Te commitments and actions by all stakeholders have facilitated progress in the HIV response among youngpeople. Te rate of new infections among young people has decreased from 45 to 40 per cent from previ-ous years. Additionally, tSex education has led to a delayed onset of sexual activity and increased the use of condoms in most of the sub-Saharan African countries that have shown a decrease in HIV prevalence amongyoung people (UNESCO 2009). rend data from 2000 to 2007 conrms declines in HIV prevalence amongyoung women attending antenatal clinics in 14 of 17 selected African countries.Out of 45 countries with survey-based trend data, 17 are starting to show a steady increase in HIV preventionknowledge among young women. Several high prevalence countries are also showing stabilization of their HIVepidemic with notable behavioural changes among young people in terms of age at onset of sex, multiplepartners, and condom use.Many challenges still persist in translating lessons learned into practice. Linkages between HIV and sexual andreproductive health services need to be strengthened. Programmes and nancial resources continue to targetyoung people with low risk of HIV infection instead of focusing on those most-at-risk.Accurate and comprehensive knowledge about HIV is still not prevalent among young people and investmentin education is needed. Inadequate coordination between dierent national stakeholders, such as Governmentministries and civil society organizations, continue to hinder a coordinated, comprehensive HIV programmefor young people.Furthermore, young people still need more opportunities for meaningful engagement in advocacy and deci-sion making.
Te way forward
o be eective, youth-led organizations should be involved at all stages of development, implementation andevaluation of policies and programmes at the national, regional and global levels.
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website: social.un.org/youthyear
facebook: www.facebook.com/UNyouth
 
twitter: twitter.com/UNyouthyear
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Representatives of youth organisations, especially from networks of young people living with HIV, should par-ticipate at the Board of the Global Fund to Fight AIDS, uberculosis and Malaria as well as the UNAIDS Pro-gramme Coordinating Board.With adequate capacity building and the creation of institutional spaces for participation, young people canmake great contributions to the eectiveness of policies and programmes. With support from regional andglobal networks, youth-led organizations and networks of young people living with HIV can also mobilizeyouth movements to demand services.Youth-led and youth-serving organizations should have a clear role in implementing national HIV responses.It is essential to ensure an HIV free new generation through successful implementation of the following evi-dence-informed prevention strategies: youth-specic HIV and sexuality education; mass media interventions;youth-friendly rights-based sexual and reproductive health services, including use of condoms, and male cir-cumcision. We must also reduce the risks of unsafe drug use and provide drug dependence treatment foryoung injecting drug users.Te UNAIDS Outcome Framework priority area on young people aims to reduce new HIV infections amongyoung people by 30 per cent by 2015. It recommends three bold results that by 2011 must be achieved in atleast 9 of the 17 countries that have largest number of young people living with HIV:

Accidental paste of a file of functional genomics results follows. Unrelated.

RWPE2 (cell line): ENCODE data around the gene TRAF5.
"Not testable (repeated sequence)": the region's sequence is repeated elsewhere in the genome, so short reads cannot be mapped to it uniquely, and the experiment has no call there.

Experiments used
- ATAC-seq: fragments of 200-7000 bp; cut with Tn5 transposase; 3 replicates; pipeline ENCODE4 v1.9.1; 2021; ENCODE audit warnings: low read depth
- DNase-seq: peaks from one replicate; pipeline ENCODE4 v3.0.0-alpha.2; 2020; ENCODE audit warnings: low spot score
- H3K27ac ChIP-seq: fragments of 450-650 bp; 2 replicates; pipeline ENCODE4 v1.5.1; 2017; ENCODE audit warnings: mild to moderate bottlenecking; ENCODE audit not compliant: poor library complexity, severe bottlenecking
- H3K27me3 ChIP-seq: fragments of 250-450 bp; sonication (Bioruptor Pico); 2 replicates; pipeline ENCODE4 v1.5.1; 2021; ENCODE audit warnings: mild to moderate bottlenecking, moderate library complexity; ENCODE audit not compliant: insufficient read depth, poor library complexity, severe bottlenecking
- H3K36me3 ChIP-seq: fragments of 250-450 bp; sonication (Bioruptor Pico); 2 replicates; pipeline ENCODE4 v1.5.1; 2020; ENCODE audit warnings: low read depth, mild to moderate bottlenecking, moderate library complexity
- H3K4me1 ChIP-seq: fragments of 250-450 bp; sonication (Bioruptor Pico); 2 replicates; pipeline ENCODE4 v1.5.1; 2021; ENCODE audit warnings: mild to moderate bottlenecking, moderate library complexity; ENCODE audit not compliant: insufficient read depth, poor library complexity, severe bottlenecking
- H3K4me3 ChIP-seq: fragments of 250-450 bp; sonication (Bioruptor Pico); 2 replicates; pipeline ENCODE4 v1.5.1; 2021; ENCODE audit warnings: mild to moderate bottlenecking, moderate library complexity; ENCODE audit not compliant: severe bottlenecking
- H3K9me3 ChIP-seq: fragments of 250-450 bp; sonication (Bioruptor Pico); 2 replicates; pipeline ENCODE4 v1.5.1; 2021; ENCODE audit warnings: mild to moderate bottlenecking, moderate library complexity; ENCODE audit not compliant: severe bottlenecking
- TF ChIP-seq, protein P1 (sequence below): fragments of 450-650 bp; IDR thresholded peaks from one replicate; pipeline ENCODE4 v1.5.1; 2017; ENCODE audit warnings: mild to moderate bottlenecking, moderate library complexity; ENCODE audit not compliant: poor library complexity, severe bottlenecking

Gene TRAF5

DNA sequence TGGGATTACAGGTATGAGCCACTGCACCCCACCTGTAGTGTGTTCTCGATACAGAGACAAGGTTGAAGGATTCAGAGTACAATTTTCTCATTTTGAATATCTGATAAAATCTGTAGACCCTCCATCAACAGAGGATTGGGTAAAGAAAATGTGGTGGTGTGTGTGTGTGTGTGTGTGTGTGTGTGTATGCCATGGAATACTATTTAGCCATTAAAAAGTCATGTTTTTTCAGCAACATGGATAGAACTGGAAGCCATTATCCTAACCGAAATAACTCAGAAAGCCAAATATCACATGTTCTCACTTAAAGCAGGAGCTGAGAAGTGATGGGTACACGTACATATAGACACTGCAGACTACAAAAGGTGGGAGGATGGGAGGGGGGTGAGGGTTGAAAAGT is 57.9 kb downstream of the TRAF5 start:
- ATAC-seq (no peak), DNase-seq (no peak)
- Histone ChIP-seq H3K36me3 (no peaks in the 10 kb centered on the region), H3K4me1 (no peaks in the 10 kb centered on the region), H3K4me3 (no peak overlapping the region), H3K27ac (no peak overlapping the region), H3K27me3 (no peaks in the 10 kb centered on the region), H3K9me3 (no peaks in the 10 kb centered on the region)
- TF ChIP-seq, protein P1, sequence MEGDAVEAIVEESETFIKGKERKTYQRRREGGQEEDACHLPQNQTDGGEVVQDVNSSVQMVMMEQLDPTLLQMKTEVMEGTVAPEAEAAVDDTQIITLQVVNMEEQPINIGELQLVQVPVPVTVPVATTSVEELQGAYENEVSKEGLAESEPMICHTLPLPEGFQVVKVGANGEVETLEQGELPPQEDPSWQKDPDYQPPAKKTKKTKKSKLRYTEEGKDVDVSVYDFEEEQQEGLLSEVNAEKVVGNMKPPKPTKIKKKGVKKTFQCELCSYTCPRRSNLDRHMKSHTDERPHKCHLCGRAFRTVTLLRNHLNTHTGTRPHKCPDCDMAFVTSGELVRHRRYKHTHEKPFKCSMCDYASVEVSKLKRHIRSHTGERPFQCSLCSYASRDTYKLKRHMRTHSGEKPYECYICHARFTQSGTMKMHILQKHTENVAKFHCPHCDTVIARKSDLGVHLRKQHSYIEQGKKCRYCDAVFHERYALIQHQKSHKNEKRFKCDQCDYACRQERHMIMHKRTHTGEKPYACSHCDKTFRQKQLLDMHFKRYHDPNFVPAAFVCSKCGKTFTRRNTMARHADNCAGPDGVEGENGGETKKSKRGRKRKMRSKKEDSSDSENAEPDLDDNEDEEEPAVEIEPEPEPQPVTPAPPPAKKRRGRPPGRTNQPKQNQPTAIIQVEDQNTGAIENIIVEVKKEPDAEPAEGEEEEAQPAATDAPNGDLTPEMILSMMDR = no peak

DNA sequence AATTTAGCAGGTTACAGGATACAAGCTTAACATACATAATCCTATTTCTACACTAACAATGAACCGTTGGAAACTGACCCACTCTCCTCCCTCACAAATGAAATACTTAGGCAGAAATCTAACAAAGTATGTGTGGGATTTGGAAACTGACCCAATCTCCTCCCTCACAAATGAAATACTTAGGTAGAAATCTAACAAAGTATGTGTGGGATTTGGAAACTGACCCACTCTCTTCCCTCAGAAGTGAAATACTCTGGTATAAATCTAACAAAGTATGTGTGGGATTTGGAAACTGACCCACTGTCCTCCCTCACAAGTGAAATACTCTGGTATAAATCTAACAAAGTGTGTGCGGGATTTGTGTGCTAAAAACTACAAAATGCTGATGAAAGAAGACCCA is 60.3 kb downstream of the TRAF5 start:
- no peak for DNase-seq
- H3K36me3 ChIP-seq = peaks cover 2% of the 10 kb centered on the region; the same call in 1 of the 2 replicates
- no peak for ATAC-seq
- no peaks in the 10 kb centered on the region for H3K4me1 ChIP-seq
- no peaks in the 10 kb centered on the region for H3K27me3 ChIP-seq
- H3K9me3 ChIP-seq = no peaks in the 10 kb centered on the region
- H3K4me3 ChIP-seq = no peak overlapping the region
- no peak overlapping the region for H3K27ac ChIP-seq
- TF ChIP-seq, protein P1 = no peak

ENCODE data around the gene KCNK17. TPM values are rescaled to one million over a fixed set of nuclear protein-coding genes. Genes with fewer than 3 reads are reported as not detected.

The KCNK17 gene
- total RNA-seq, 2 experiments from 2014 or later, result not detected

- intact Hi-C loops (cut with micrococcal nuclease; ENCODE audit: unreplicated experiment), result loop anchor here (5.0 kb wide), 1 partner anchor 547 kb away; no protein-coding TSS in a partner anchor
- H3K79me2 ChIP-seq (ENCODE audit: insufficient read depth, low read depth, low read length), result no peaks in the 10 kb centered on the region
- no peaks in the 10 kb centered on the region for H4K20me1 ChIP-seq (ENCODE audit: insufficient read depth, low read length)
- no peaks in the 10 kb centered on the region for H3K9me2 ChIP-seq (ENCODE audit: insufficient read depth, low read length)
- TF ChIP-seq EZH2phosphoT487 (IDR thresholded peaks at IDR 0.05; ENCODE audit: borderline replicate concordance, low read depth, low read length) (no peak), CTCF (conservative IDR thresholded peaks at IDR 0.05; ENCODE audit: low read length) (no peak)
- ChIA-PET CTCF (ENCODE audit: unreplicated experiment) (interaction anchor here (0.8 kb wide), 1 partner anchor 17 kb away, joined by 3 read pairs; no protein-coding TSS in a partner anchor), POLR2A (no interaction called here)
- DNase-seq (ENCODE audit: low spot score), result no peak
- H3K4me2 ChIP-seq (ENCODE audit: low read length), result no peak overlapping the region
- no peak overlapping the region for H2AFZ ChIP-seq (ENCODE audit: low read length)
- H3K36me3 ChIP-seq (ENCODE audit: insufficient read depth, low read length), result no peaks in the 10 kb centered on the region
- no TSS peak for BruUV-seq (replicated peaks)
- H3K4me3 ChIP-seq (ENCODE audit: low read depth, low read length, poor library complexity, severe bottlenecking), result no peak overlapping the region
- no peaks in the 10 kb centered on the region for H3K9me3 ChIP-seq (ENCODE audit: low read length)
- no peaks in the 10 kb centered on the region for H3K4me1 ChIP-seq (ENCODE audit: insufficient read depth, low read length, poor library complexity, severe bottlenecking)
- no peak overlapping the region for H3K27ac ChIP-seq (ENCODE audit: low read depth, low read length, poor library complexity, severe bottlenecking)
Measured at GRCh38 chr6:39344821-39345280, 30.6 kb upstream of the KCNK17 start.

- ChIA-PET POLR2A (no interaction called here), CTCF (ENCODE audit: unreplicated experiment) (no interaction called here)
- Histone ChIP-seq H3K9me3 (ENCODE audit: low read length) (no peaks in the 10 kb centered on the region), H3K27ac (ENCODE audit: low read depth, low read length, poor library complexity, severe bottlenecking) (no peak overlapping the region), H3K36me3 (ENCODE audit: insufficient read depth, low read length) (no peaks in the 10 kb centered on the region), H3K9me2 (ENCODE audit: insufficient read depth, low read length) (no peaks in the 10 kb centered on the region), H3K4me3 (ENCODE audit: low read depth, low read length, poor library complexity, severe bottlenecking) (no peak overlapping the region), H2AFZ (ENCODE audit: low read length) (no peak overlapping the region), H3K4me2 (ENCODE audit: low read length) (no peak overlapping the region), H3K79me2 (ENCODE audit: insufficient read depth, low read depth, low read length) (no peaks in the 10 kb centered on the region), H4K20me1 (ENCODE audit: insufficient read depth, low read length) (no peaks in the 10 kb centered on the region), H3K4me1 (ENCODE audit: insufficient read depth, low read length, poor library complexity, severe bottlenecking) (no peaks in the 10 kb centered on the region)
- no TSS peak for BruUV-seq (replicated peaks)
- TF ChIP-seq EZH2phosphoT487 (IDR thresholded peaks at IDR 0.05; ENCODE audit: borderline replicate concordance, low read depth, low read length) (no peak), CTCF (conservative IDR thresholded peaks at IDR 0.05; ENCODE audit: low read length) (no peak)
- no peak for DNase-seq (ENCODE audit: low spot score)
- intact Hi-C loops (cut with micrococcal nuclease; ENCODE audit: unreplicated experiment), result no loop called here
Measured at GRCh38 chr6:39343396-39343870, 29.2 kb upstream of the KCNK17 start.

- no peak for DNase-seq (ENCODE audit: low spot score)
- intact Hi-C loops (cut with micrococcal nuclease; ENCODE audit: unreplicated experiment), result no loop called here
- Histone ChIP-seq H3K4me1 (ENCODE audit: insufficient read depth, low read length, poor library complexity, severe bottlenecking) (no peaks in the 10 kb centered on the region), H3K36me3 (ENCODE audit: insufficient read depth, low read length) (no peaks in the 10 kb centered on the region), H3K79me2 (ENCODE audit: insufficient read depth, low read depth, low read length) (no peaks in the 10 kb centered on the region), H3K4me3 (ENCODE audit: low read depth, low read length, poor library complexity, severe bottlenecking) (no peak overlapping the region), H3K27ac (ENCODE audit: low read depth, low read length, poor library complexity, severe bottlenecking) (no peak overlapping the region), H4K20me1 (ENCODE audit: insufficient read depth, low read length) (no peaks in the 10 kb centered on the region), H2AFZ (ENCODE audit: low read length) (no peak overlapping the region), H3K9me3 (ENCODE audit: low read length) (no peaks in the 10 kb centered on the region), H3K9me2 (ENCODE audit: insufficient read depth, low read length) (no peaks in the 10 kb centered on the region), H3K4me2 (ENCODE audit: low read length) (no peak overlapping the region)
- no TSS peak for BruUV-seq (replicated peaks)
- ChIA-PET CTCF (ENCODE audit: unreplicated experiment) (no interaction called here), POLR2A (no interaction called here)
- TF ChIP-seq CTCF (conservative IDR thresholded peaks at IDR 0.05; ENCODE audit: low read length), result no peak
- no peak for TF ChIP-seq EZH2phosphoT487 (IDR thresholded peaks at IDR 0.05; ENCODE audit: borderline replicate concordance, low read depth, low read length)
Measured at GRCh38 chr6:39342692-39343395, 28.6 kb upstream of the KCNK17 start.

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Ensure at least 80% of young people in and out school have comprehensive knowledge of HIV.
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Double young people’s use of condoms during their last sexual intercourse.
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Double young people’s use of HIV testing and counselling services.
For further information
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 UNAIDS, International ask eam. 23rd meeting of the UNAIDS programme coordinating board.Geneva Switzerland 15-17 December 2008.http://data.unaids.org/Publications/IRC-pub06/jc585-prevention%20paper_en.pdf 
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 UNAIDS. Joint United Nations Programme on HIV/AIDS (UNAIDS).
2008 Report on the global AIDSepidemic
Switzerland: 2008
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 UNAIDS, Joint Action for Results, Outcome Framework 2009 – 2011. Available from:http://data.unaids.org/pub/report/2009/jc1713_joint_action_en.pdf 
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UNAIDS Outlook report, 2010
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International echnical Guidance on Sexuality Education, V. 1, UNESCO. 2009.
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  Joint United Nations Programme on HIV/AIDS (UNAIDS). 2008
Report on the global AIDS epidemic
Switzerland: UNAIDS, 2008
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UNESCO. International echnical Guidance on Sexuality Education, V. 1, 2009.
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 UNICEF, Children and AIDS, Fourth Stocktaking Report, Pg. 15, 2009. Available from:http://www.unicef.org/publications/index_51902.html
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 UNICEF, Children and AIDS, Fourth Stocktaking Report (2009). Pg. 15. Available from:http://www.unicef.org/publications/index_51902.html
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UNGASS 2010 Reporting, UNAIDS, 2010
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UNESCO. International echnical Guidance on Sexuality Education, V. 1, 2009